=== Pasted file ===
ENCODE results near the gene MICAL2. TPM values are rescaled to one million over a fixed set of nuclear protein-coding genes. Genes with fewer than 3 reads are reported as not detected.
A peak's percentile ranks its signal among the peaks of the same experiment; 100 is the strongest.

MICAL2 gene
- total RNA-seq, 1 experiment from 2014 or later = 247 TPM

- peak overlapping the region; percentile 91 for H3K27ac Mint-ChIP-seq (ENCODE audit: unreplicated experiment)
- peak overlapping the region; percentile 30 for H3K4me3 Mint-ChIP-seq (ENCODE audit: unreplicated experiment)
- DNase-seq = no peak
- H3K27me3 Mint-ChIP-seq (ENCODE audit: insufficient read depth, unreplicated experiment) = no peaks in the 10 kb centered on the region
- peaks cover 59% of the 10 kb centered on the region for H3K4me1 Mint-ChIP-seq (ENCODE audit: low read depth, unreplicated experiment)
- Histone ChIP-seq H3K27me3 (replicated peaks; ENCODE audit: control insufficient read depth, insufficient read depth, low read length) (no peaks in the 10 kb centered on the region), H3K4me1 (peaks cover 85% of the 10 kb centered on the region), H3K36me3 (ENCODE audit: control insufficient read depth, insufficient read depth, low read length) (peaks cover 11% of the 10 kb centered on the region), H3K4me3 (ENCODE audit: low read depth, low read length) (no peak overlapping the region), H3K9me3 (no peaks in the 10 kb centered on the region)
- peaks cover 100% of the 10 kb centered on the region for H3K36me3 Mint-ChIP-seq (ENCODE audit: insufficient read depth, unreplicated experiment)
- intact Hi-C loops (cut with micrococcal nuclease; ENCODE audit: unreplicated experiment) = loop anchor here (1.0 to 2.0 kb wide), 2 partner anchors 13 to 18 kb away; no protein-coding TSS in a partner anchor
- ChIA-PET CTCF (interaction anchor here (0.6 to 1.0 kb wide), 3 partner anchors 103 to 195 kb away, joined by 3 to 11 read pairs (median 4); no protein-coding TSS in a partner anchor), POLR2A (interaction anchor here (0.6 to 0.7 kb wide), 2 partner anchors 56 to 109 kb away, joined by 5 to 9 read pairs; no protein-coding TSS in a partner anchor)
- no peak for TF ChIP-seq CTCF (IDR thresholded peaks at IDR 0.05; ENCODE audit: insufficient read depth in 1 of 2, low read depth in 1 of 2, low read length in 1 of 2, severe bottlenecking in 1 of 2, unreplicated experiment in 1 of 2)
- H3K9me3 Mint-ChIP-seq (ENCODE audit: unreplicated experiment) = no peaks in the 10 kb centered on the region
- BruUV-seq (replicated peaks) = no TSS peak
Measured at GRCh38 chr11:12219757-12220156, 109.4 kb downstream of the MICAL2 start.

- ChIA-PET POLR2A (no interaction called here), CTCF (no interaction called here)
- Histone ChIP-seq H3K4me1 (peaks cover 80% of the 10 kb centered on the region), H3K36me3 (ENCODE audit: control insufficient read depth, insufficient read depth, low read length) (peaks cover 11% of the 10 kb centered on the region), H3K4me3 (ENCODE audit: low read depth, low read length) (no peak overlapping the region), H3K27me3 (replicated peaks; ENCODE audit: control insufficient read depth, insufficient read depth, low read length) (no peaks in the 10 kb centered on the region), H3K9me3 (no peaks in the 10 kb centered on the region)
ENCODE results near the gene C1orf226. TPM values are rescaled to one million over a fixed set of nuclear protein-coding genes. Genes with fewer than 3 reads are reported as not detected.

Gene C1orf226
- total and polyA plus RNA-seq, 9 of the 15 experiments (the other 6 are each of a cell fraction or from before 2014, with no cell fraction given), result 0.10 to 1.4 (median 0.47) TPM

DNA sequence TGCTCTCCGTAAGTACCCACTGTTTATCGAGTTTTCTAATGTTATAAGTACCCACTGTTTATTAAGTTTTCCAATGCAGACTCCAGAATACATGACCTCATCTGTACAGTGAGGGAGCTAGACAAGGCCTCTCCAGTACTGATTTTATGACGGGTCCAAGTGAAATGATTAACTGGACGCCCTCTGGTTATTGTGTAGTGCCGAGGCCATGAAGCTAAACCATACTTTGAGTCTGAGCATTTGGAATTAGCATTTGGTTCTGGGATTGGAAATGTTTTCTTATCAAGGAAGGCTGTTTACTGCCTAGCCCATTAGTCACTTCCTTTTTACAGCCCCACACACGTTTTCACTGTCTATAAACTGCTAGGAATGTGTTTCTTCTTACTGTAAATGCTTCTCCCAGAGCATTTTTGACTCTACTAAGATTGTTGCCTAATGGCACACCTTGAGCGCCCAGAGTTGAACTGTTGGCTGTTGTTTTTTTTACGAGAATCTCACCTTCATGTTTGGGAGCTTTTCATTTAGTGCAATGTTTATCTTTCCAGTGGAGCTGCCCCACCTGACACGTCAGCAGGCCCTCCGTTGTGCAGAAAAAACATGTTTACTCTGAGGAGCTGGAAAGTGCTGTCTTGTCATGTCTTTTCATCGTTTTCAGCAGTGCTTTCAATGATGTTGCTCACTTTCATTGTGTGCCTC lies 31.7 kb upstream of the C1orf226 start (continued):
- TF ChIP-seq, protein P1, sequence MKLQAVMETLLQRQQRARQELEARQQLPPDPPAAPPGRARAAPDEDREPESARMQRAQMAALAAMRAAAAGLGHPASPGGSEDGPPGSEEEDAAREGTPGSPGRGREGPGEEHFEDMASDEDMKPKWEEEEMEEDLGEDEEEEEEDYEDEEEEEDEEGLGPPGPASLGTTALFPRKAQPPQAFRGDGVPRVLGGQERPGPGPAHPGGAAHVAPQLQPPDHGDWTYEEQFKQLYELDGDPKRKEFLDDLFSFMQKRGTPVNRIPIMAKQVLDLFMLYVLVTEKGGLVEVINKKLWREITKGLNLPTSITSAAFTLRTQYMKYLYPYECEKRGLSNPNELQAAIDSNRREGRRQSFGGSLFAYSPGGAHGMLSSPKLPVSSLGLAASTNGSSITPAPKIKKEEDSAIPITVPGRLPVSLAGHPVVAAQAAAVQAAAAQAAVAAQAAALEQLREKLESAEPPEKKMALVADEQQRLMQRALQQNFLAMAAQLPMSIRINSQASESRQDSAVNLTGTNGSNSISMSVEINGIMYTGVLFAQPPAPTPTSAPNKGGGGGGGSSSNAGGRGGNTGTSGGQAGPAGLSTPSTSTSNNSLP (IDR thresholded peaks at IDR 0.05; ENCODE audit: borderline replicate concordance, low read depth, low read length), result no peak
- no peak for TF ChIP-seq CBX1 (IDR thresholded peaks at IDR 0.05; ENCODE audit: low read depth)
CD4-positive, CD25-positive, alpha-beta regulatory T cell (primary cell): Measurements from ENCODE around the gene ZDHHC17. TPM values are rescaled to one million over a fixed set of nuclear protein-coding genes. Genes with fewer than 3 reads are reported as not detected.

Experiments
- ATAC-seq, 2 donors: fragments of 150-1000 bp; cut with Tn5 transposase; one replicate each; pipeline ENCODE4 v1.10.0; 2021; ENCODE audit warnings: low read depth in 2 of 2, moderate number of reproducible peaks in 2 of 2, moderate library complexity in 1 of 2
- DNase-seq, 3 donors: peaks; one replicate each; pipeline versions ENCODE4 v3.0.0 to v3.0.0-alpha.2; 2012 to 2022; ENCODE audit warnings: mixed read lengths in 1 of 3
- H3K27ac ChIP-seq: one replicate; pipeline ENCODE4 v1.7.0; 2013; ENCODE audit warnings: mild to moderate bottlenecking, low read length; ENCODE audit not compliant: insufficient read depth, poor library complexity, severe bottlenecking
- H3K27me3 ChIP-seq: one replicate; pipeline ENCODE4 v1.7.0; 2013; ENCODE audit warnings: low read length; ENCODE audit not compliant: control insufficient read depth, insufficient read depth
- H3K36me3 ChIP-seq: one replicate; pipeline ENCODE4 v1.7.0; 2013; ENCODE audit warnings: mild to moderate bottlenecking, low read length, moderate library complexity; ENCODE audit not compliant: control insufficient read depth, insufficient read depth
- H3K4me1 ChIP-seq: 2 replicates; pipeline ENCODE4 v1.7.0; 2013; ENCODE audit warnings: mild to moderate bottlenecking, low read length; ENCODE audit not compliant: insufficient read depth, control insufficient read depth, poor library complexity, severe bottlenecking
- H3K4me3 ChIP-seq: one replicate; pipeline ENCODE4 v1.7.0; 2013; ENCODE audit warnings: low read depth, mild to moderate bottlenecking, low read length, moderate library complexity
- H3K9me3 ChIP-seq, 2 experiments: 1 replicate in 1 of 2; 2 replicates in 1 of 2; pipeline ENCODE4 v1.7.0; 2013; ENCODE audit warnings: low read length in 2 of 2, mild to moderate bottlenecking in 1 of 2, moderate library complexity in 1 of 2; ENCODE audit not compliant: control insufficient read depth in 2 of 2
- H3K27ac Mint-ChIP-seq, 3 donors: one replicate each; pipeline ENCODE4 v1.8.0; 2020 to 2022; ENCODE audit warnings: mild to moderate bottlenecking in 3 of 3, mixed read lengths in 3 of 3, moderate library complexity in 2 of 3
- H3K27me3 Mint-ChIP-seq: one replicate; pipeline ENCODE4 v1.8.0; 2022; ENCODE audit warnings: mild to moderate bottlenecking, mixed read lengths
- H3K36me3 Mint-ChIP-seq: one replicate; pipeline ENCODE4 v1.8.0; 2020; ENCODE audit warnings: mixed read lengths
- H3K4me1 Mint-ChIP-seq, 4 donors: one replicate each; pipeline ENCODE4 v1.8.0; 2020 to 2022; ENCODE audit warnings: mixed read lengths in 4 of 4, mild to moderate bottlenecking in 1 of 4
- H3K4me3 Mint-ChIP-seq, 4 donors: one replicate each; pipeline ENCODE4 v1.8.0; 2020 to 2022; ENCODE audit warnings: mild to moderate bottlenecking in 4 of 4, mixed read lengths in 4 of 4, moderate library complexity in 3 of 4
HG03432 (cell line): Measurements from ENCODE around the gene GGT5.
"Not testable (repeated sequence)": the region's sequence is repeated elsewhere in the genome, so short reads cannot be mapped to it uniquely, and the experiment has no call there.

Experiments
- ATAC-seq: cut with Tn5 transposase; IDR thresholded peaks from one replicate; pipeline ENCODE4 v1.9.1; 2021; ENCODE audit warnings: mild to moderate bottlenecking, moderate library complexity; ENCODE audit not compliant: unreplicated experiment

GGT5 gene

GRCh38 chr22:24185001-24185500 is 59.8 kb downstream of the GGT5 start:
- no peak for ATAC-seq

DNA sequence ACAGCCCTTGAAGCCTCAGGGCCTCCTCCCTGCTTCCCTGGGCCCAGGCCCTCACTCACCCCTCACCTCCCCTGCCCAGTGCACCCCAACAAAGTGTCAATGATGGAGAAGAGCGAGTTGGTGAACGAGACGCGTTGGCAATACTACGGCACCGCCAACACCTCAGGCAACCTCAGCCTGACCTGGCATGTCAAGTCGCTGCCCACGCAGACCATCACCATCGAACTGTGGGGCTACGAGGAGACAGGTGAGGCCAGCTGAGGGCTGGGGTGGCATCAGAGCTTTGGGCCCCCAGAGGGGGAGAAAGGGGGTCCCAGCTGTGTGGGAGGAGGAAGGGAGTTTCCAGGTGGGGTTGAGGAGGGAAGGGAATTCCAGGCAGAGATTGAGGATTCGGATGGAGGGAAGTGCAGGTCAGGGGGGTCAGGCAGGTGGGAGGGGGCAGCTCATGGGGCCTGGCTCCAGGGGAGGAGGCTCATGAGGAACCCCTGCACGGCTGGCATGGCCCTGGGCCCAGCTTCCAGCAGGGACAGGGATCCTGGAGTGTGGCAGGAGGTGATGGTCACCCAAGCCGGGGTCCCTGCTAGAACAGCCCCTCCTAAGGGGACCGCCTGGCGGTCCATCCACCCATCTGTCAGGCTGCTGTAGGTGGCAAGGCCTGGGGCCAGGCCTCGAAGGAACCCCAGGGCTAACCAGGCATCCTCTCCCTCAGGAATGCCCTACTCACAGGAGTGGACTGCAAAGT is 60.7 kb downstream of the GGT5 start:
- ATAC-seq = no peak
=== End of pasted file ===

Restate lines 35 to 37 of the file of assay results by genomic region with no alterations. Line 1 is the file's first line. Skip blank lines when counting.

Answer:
- H3K9me3 ChIP-seq, 2 experiments: 1 replicate in 1 of 2; 2 replicates in 1 of 2; pipeline ENCODE4 v1.7.0; 2013; ENCODE audit warnings: low read length in 2 of 2, mild to moderate bottlenecking in 1 of 2, moderate library complexity in 1 of 2; ENCODE audit not compliant: control insufficient read depth in 2 of 2
- H3K27ac Mint-ChIP-seq, 3 donors: one replicate each; pipeline ENCODE4 v1.8.0; 2020 to 2022; ENCODE audit warnings: mild to moderate bottlenecking in 3 of 3, mixed read lengths in 3 of 3, moderate library complexity in 2 of 3
- H3K27me3 Mint-ChIP-seq: one replicate; pipeline ENCODE4 v1.8.0; 2022; ENCODE audit warnings: mild to moderate bottlenecking, mixed read lengths